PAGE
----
3S Biology Summer School Systems, Synthetic, and, Semantic Biology
Systems biology is a discipline that aims at explaining the dynamic behaviour of complex biological systems like molecules, cells, organisms or entire species. Systems biology rejects reductionist approaches and applies experimental, theoretical, and modeling techniques to the study of biological processes in a holistic perspective. This discipline makes use of mathematical and computational models to represent and simulate the time evolution of biological systems. One of the main goals of systems biology is to discover yet-unknown properties at the intra-, inter-cellular, tissue, organism and population level understanding the multiplicity of elementary interactions that characterize the dynamic of biological processes.
Diverse theoretical approaches from different branches of mathematics, physics and computer science are being used to achieve these goals, e.g. probability theory, statistics, linear algebra, calculus, graph theory, topology, abstract algebras, and coding theory. The master representation of a biological system is often a graph (i.e. the network depicting the components of a system as nodes and their interactions as arcs between nodes) as consistent with the conceptualization of biological processes as networks (e.g. gene network, metabolic networks, protein-protein network, signalling network).
Theoretical holistic approaches are currently used also in synthetic biology in the context of the study and the design of living systems at the micro- and meso-scale.
The construction of living systems that could not have arisen without direct human intervention has come to be known as synthetic biology. This exciting field combines engineering and molecular biology to build organisms to carry out desired tasks and to deepen our understanding of the basis of life. To achieve such goals, a variety of approaches have been developed. For example, much effort is expended in standardizing biological parts so that complex genetic circuitry can be built with less trial and error. In a similar vein, living organisms are reduced in complexity to generate simpler chassis upon which new genetically encoded functions can be inserted with less fear of complications arising from crosstalk. From here, many interesting behaviors have been engineered, including coordinated cellular activity across populations, cell based computation, logic gates, seek and destroy cellular activity, among others. Synthetic biology is a quite creative discipline where building something new, as opposed to describing things that already exist, is the norm. Perhaps for this reason, synthetic biology groups typically consist of people with a wide range of backgrounds, including artists, engineers, sociologists, chemists, philosophers, and biologists.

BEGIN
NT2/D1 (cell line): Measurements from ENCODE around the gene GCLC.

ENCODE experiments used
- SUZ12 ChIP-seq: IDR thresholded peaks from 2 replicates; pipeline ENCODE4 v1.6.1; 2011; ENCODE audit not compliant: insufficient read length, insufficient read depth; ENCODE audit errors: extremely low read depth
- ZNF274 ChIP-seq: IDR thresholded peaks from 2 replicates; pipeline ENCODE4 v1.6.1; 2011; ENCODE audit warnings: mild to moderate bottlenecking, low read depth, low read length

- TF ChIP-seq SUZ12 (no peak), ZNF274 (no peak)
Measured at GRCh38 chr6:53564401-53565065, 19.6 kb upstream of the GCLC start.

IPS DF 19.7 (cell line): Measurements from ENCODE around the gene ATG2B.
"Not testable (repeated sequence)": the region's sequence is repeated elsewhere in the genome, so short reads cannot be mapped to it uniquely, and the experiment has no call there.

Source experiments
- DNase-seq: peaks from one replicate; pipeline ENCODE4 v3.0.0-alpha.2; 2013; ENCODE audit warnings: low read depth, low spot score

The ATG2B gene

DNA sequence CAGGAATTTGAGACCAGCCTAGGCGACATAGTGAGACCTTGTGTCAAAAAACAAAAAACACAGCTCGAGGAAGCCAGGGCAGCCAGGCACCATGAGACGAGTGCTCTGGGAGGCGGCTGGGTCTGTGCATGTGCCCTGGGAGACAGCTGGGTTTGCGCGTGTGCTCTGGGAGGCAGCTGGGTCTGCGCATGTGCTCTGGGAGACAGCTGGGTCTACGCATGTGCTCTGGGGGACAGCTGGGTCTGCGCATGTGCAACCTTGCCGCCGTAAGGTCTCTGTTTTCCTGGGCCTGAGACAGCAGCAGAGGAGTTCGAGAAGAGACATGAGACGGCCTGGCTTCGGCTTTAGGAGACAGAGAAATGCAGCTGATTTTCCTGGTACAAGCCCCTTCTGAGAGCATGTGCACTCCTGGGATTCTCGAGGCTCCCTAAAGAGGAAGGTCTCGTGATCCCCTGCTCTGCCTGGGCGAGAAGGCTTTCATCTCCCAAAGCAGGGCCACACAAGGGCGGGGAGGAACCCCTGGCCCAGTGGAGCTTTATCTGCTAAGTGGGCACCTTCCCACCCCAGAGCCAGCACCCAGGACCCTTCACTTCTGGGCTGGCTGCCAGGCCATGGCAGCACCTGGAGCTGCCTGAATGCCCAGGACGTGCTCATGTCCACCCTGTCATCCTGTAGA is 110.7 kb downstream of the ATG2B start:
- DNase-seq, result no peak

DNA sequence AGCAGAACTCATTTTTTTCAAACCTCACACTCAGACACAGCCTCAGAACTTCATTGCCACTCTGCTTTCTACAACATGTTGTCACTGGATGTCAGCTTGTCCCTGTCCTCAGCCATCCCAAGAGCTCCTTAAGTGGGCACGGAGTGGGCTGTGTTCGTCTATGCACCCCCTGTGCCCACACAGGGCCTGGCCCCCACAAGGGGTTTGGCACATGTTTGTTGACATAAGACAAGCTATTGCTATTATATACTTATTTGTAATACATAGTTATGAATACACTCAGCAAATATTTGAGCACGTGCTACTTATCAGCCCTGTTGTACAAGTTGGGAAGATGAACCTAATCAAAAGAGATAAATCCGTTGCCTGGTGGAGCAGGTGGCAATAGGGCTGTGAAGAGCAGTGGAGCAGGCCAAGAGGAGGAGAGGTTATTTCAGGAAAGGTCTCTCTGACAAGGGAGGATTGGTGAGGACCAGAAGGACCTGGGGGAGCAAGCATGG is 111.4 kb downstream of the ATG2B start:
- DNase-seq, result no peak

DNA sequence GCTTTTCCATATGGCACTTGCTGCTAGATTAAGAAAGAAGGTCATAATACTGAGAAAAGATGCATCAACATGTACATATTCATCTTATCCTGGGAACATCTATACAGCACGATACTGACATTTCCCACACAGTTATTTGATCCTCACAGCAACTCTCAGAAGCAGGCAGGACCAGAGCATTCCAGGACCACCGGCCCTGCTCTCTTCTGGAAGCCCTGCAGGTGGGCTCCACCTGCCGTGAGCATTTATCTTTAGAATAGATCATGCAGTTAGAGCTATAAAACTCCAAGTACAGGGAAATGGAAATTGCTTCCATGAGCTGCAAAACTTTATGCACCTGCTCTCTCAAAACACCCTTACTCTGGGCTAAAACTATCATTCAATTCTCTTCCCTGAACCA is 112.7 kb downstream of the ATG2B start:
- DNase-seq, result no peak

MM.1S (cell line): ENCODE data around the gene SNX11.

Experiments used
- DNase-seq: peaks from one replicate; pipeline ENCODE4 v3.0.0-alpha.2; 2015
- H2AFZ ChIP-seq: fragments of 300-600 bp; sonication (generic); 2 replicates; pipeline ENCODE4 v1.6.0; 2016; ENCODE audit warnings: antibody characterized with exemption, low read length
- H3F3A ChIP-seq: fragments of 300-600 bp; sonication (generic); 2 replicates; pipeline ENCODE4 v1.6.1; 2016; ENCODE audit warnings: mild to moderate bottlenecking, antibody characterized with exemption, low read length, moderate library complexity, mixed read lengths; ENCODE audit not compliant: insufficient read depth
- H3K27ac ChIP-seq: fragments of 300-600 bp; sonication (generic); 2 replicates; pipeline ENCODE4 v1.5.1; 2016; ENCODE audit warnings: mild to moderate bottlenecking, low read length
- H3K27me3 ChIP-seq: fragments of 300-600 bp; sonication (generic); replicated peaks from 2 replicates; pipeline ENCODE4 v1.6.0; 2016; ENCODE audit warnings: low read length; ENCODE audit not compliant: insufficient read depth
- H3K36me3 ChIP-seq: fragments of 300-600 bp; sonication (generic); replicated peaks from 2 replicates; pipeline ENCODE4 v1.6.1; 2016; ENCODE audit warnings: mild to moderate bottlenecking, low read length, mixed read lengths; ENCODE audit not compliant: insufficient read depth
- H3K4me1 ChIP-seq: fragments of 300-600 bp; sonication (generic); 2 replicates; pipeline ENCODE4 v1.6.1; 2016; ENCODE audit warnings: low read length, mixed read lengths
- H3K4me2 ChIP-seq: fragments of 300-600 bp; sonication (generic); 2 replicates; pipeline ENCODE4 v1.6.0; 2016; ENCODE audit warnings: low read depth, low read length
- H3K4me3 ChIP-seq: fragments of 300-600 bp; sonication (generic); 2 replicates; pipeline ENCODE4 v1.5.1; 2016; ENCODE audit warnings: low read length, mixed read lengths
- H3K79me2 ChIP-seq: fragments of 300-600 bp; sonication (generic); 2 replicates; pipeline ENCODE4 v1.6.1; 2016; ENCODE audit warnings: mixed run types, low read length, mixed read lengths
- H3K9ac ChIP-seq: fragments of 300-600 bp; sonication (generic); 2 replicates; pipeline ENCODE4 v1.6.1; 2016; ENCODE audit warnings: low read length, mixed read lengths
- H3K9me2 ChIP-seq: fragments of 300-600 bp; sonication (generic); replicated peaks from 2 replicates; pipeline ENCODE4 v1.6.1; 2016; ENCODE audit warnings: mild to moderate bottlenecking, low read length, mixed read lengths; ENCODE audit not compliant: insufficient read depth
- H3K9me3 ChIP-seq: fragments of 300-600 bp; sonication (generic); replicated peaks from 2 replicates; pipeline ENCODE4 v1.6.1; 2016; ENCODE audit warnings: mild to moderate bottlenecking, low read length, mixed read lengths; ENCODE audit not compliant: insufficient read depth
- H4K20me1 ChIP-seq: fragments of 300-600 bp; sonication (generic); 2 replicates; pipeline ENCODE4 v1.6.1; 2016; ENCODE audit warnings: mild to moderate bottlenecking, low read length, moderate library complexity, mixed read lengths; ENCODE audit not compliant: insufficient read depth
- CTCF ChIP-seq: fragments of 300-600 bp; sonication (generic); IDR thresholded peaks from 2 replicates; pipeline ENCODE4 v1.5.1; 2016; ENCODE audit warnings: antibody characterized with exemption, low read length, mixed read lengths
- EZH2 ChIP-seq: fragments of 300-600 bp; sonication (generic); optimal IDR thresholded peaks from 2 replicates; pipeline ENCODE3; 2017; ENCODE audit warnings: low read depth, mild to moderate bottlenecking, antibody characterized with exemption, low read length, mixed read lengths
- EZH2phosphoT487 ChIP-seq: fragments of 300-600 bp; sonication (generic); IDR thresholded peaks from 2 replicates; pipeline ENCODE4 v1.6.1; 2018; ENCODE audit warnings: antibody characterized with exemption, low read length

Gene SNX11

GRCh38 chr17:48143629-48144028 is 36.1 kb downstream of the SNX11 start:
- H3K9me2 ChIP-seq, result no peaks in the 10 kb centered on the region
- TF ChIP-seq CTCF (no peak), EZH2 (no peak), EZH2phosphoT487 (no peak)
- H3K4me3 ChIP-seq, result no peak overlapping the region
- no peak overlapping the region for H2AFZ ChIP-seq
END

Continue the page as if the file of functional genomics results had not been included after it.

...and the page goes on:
Semantic biology is a discipline that seeks to structure the information provided by the scientific literature together with the data generated by experimental omics approaches. Semantic biology develops techniques to formalize this knowledge across multiple domains of biology and medicine to facilitate the formulation and validation of hypotheses and new knowledge. An effective use of multiple sources of data (e.g. protein structures and sequences, expression patterns, genetic, metabolic and signaling networks) is the core of the integrative approaches both to wet biological research and to computational biology. Biological data experimental sources developed by different academic and industrial groups differ with respect to the assumptions concerning the properties of the biological system components, the relationships among them, and the level of abstraction at which these components and their properties are described. As a consequence, semantic differences among data sources are unavoidable and need to be reconciled to solve the problem of data integration.
Ontologies, semantic objects, semantic data models, graphs, typed relationships, contexts, semantic web technologies are used by semantic biology to integrate multiple data sources and to represent complex systems.
The use of semantic concepts and technologies is increasingly widespread both in systems and in synthetic biology. The convergence of semantic biology and systems biology originates semantic systems biology that is a systems-level approach that uses semantic description of biological information to pursue integrated data analysis. Semantic methods are being used also to address challenges in synthetic biology concerning semantic mining and management of information.